From Ontario County Journal 25 March 1898

Pension claims, through C. B. Lapham, Esq., as attorney, have recently been allowed, as follows: Henry F. Thomas, Canandaigua, $6 per month; John Pestel, Canandaigua, $8 per month; Artemus D. Schutt, Clifton Springs, increase from $14 to $17 per month; Alonzo Egbert, Clifton Springs, $6 per month.

From Ontario County Journal 6 May 1898

Manchester, N. Y. - E. F. Hinman
has just received a silver medal awarded to his son who is an apprentice on board the U. S. S. Puritan. The inscription is: "U. S. Training Station, Medal, N. P. Hinman, Gunnery, 4th Division, 1898." Young Hinman entered the navy about a year ago. One of his officers said of him a few weeks ago: "He is by all odds the best seaman apprentice on board."

From Geneva Advertiser 21 June 1898
Fred S. Wilson
is one of the young men who has enlisted with Sergeant Gasper and will leave here tomorrow evening for the camp in Virginia. He leaves a good business, hundreds of associates and everything pleasant to join the army of Uncle Sam. He follows the steps of his father,  John Wilson, who is a veteran of the civil war. We hope to see him and all the boys back here in time to eat Thanksgiving dinner, with the war closed and the country again at peace with the whole world.

From Ontario County Journal 24 June 1898

East Bloomfield, N. Y. -  Louis Pearce
left on Wednesday night for Washington, where he will enter the U. S. navy. The Epworth League of the M. E. church, of which Mr. Pearce is a member, presented him with a gold badge of the league.

From Geneva Gazette 9 December 1898

Joined the 9th Regular Infantry -
Lieut. F. A. Schoeffel, of the 9th U. S. Infantry, was at the armory last Saturday looking for recruits for his regiment.  Before nightfall he had succeeded in enlisting eight young men from this city.  Their names are:

Frank Welsh, David Duval, Joseph Balfour, John Balfour, Larry Murphy, John Mitchell, D. McCartey, W. Manley. Frank Welsh is the son of the proprietor of the International Hotel; David Duval is a late private in Company B.

The 9th has an enviable record for gallantry, and added to its laurels in the famous charge at San Juan Hill near Santiago, Cuba, in which the command lost several in killed and wounded. The regiment is now in quarters at Sacket's Harbor.

From Ontario County Journal 9 December 1898

Phelps, N. Y. - John D. Holmes,
who returned from the war a few weeks since, having been in the service for 10 or 11 years, left town on Wednesday afternoon for Geneva, and from there to Albany. He intends to reenlist in the service again for that purpose.

From Geneva Gazette 24 February 1899

It is rumored that the 9th regular infantry will soon be ordered to Manila.  A part of the regiment is at Oswego and  part at Sacket's Harbor.  It contains several Genevans, most of whom were members of Co. B 103rd N. Y. V.  Among them are George Claxton, (who participated in the battle of San Juan, Santiago), Joseph and Jack Balfour, Edward Webster, Wm. Manley, Dominick Neary, Lawrence Murphy, Joseph Mitchell, Frank Welch, John Grimley, David Duval, Edward Flint and Philo Prosser.  Orders to go to the front cannot be given any too soon to suit these boys.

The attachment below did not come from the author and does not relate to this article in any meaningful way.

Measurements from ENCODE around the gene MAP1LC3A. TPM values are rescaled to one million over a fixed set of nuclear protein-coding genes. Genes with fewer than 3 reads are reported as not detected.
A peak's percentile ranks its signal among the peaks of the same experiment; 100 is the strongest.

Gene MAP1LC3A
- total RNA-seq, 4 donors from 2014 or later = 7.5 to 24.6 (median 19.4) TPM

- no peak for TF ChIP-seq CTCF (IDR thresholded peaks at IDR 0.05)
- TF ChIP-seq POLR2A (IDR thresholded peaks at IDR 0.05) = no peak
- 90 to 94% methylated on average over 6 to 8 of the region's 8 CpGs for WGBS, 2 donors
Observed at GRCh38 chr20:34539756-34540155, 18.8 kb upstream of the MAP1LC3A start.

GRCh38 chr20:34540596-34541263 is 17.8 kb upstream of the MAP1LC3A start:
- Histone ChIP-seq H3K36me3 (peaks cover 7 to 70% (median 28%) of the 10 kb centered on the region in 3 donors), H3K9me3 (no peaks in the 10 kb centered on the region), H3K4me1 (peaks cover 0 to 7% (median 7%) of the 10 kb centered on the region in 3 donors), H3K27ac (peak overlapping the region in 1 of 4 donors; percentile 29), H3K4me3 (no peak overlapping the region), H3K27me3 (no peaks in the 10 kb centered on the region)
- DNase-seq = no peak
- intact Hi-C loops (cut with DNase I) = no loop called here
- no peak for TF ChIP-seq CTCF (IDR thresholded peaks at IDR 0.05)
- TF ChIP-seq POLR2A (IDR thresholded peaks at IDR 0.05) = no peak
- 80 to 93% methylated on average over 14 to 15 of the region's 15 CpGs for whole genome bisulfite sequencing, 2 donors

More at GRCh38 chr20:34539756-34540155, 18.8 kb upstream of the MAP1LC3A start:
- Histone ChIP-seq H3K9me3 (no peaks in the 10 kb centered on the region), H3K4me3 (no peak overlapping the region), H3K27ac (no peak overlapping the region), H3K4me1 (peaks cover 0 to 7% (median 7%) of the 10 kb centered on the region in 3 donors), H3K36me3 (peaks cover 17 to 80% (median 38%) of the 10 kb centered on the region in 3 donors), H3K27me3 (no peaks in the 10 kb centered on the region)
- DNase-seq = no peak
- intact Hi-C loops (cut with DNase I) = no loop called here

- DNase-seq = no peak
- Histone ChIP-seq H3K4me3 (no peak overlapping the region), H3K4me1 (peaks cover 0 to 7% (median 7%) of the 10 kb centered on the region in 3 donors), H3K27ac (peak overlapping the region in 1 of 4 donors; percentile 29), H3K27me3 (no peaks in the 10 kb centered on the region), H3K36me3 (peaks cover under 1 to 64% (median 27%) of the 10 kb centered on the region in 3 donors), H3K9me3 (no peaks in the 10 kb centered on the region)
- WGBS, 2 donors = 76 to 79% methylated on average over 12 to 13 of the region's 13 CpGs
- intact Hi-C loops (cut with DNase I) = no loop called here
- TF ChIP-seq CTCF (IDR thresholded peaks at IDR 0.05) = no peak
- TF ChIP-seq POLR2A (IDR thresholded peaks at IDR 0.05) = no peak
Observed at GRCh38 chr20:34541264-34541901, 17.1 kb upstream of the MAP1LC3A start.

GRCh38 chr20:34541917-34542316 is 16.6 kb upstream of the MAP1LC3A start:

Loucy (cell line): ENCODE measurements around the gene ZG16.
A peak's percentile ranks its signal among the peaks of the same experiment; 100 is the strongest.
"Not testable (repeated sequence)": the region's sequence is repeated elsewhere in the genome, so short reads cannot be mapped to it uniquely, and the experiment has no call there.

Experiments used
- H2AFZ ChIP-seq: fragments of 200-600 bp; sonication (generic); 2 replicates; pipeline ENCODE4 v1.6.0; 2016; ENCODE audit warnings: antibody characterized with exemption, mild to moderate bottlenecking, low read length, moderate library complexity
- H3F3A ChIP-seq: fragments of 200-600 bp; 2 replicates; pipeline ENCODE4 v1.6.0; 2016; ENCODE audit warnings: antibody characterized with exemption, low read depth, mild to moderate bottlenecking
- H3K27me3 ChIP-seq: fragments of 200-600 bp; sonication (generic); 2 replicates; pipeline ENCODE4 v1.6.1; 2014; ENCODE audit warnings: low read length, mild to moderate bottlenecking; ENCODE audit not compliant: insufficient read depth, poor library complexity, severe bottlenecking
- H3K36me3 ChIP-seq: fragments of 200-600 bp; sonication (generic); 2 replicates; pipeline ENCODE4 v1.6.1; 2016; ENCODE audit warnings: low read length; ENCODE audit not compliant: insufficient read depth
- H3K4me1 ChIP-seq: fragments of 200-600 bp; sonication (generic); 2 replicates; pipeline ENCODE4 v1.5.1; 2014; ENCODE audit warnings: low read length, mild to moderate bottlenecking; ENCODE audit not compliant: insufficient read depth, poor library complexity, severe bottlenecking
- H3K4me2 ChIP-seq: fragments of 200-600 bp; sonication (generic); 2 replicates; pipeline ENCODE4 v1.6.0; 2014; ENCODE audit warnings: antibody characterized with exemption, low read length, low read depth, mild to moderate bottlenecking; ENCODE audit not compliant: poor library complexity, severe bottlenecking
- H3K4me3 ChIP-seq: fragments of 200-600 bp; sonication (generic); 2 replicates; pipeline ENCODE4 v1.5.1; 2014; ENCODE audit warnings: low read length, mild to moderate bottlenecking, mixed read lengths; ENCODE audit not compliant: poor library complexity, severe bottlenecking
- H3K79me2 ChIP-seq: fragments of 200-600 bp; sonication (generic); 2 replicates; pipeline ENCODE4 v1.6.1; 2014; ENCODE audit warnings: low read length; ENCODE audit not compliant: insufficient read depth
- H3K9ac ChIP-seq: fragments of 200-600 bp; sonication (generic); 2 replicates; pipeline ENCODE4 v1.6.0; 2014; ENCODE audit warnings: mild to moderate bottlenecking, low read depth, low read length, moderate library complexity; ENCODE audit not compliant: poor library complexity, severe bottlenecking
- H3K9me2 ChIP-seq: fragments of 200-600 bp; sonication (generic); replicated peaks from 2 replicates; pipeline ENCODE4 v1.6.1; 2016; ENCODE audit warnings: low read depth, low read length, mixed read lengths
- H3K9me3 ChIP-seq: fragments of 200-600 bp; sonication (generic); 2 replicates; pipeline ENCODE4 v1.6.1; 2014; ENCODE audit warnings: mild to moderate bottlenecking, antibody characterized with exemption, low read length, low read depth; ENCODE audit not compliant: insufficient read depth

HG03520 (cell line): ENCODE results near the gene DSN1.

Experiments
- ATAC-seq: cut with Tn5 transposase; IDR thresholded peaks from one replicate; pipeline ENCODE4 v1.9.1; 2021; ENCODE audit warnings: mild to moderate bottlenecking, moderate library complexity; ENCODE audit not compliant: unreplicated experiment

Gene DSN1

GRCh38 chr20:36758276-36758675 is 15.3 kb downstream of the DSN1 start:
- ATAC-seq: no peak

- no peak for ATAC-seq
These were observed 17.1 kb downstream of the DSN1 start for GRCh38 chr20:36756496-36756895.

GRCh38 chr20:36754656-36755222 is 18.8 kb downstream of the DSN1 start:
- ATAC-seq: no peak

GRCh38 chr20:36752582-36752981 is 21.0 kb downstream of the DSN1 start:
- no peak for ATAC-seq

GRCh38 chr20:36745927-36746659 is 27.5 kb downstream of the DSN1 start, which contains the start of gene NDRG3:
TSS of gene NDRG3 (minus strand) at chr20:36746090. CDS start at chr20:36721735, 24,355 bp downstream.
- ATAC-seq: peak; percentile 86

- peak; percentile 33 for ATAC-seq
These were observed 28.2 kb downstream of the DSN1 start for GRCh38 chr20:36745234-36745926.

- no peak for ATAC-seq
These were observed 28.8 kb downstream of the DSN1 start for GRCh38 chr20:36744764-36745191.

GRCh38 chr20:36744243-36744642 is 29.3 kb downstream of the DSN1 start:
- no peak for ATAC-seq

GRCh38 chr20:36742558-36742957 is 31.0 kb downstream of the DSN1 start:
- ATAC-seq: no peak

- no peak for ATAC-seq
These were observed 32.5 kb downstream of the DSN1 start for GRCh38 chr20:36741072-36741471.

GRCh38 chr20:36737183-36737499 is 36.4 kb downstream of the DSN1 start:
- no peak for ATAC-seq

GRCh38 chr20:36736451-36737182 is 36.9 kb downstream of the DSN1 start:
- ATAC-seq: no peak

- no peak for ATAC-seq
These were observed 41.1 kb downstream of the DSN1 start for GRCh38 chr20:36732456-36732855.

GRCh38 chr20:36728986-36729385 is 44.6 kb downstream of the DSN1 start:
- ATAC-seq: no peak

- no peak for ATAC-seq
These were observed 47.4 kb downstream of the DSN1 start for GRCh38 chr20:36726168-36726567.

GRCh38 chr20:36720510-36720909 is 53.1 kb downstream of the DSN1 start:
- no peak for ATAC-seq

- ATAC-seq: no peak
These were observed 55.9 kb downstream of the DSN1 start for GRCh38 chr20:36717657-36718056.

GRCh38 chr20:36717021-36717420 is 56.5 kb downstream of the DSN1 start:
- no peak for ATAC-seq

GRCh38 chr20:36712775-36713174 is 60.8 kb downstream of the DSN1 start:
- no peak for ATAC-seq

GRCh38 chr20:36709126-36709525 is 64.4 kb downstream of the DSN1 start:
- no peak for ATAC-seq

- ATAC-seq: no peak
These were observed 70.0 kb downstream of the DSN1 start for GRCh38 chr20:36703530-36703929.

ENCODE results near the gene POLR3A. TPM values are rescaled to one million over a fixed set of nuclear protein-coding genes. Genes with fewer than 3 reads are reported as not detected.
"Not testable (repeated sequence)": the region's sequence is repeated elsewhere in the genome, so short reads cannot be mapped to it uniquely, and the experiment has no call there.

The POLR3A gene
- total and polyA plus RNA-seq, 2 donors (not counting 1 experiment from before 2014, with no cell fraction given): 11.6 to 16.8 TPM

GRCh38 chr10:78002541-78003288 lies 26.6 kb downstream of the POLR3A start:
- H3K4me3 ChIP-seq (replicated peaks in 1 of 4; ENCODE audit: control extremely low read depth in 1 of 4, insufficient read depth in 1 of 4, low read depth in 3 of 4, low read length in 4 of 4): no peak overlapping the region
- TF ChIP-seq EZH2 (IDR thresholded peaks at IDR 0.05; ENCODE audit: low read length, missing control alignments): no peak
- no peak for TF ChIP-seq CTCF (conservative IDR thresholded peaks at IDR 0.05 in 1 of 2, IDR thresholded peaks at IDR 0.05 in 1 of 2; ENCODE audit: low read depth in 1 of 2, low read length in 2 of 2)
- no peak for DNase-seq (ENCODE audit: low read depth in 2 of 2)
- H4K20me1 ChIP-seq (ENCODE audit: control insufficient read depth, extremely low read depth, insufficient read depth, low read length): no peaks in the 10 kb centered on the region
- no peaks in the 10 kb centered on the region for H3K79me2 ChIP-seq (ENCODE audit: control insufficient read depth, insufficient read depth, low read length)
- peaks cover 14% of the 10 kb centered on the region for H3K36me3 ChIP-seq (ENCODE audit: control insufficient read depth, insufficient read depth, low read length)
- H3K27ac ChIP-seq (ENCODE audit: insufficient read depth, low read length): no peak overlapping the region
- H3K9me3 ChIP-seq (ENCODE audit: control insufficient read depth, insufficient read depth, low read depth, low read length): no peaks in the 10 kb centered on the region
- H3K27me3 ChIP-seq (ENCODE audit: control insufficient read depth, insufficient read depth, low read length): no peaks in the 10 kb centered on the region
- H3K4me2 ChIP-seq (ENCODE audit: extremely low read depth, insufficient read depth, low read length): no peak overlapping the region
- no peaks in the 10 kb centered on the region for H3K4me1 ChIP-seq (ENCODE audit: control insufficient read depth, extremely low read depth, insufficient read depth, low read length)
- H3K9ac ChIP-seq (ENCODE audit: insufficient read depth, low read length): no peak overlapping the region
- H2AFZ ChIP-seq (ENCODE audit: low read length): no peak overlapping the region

From Geneva Gazette 10 March 1899

Home on Furlough -
The following Geneva boys, privates in the 9th U. S. Infantry, are home on a five-day furlough which expires tomorrow.  John O'Brien, Dominick F. Neary, Frank Walsh, William Manley, Jack Balfour.  John O'Brien has been a member of the "fighting 9th" for eight years.  He participated in the Cuban campaign and was in the battles before Santiago.  His term of service expires this week, but he will re-enlist for a third term.  Ed. Webster has returned to the regiment after a five-day furlough.

From Ontario County Journal 28 April 1899

East Bloomfield, N. Y. -  George Smithers,
who enlisted at the opening of the war, has returned from Cuba, being discharged from service. He has accepted his old position in Buffalo.

From Ontario County Journal 19 May 1899

Honeoye, N. Y. - Patrick Costello,
who has been in the regular army, stationed at Galveston, Tex., for the past five years, and who at the opening of the war with Cuba libre reenlisted and has since done good work in Porto Rico and vicinity, returned to Honeoye on Saturday night, to be received with open arms from the citizens in general. In his statement concerning the war, Mr. Costello dwells more particularly on the general degradation of the Porto Ricans.

From Ontario County Journal 26 May 1899

Another of our worthy veterans, Sidney Polmanteer, unable to work, poor and having an inadequate pension, has gone to the soldiers home. His claims for increase have been rejected, and $8 per month will not provide food, shelter and medicine.

From Ontario County Journal 2 June 1899

Among the soldier dead whose graves are in the village cemetery, are two soldiers of the Revolution: Rev. Samuel Norris and Rev. Caleb Walker. Of the War of 1812 are: John Crane, Mr. Castle, Abner Bunnell, Joshua Thompson, Isaac Legore, Josiah Sutherland, Ephriam Blodgett and Simeon Hall. E. H. Frary, who furnished these names is not certain that the list of the revolutionary dead is complete. One soldier of the Spanish-American war is buried in Woodlawn. Allen M. Pierce, Company B, Third N. Y. Volunteers, who died at Fort Myers hospital on Aug. 27, 1898.

From Ontario County Journal 16 June 1899

The grave of another veteran of the war of 1812 has been found by E. H. Frary in the old West avenue cemetery; that of Rev. Jonathan Leslie, who died at Centerfield, September 13, 1840.

The tenth annual reunion of the First New York Mounted Rifles was held in the G. A. R. rooms on Wednesday. There were present: Mr. and Mrs. Mortimer Sleght, Canandaigua; Mr. and Mrs. Levi W. Totman and son, Bristol Center; Charles D. Brooks, Honeoye Falls; Mr. and Mrs. Truman Bishop, Livonia Station; Samuel C. Thomas, Victor; Willard P. Smith, Hemlock; C. R. Cobb, Port Gibson; Capt. T. C. Parkhurst, E. H. Frary, Richard McOmber and Albert Arey, Canandaigua; and Walter Kisor, Hopewell. Dinner was served by the W. R. C. Officers for the ensuing year were elected as follows: Mortimer Sleght, president; George B. Starbird, Charles D. Brooks, W. P. Smith, A. G. Strevor and Jesse R.